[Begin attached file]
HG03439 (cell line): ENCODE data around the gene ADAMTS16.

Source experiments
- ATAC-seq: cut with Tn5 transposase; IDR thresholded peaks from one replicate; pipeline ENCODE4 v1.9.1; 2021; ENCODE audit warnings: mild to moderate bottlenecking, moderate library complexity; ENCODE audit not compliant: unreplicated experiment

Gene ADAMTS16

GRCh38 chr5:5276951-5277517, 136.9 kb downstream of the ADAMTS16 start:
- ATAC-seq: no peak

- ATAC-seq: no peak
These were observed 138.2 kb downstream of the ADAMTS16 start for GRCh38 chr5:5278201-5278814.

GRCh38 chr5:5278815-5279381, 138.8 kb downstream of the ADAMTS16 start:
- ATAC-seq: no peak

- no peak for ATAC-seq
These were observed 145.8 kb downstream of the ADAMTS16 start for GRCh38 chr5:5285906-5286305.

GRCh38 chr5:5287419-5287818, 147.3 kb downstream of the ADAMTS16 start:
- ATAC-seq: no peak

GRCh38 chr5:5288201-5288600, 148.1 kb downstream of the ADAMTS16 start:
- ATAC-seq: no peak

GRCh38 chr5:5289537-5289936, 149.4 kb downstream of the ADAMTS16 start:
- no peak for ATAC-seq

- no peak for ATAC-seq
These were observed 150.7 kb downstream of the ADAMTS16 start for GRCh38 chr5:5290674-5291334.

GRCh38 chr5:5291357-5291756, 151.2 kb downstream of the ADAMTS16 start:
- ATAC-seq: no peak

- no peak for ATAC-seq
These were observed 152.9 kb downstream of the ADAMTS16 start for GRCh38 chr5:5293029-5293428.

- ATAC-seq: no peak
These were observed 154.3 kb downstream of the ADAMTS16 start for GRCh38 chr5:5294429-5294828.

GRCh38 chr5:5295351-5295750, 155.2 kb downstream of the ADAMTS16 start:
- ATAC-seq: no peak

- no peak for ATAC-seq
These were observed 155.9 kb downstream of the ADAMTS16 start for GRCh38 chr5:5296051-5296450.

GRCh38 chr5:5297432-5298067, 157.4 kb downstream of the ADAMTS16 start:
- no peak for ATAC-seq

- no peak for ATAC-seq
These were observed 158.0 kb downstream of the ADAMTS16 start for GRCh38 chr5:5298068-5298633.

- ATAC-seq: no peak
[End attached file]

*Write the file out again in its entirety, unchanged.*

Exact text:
HG03439 (cell line): ENCODE data around the gene ADAMTS16.

Source experiments
- ATAC-seq: cut with Tn5 transposase; IDR thresholded peaks from one replicate; pipeline ENCODE4 v1.9.1; 2021; ENCODE audit warnings: mild to moderate bottlenecking, moderate library complexity; ENCODE audit not compliant: unreplicated experiment

Gene ADAMTS16

GRCh38 chr5:5276951-5277517, 136.9 kb downstream of the ADAMTS16 start:
- ATAC-seq: no peak

- ATAC-seq: no peak
These were observed 138.2 kb downstream of the ADAMTS16 start for GRCh38 chr5:5278201-5278814.

GRCh38 chr5:5278815-5279381, 138.8 kb downstream of the ADAMTS16 start:
- ATAC-seq: no peak

- no peak for ATAC-seq
These were observed 145.8 kb downstream of the ADAMTS16 start for GRCh38 chr5:5285906-5286305.

GRCh38 chr5:5287419-5287818, 147.3 kb downstream of the ADAMTS16 start:
- ATAC-seq: no peak

GRCh38 chr5:5288201-5288600, 148.1 kb downstream of the ADAMTS16 start:
- ATAC-seq: no peak

GRCh38 chr5:5289537-5289936, 149.4 kb downstream of the ADAMTS16 start:
- no peak for ATAC-seq

- no peak for ATAC-seq
These were observed 150.7 kb downstream of the ADAMTS16 start for GRCh38 chr5:5290674-5291334.

GRCh38 chr5:5291357-5291756, 151.2 kb downstream of the ADAMTS16 start:
- ATAC-seq: no peak

- no peak for ATAC-seq
These were observed 152.9 kb downstream of the ADAMTS16 start for GRCh38 chr5:5293029-5293428.

- ATAC-seq: no peak
These were observed 154.3 kb downstream of the ADAMTS16 start for GRCh38 chr5:5294429-5294828.

GRCh38 chr5:5295351-5295750, 155.2 kb downstream of the ADAMTS16 start:
- ATAC-seq: no peak

- no peak for ATAC-seq
These were observed 155.9 kb downstream of the ADAMTS16 start for GRCh38 chr5:5296051-5296450.

GRCh38 chr5:5297432-5298067, 157.4 kb downstream of the ADAMTS16 start:
- no peak for ATAC-seq

- no peak for ATAC-seq
These were observed 158.0 kb downstream of the ADAMTS16 start for GRCh38 chr5:5298068-5298633.

- ATAC-seq: no peak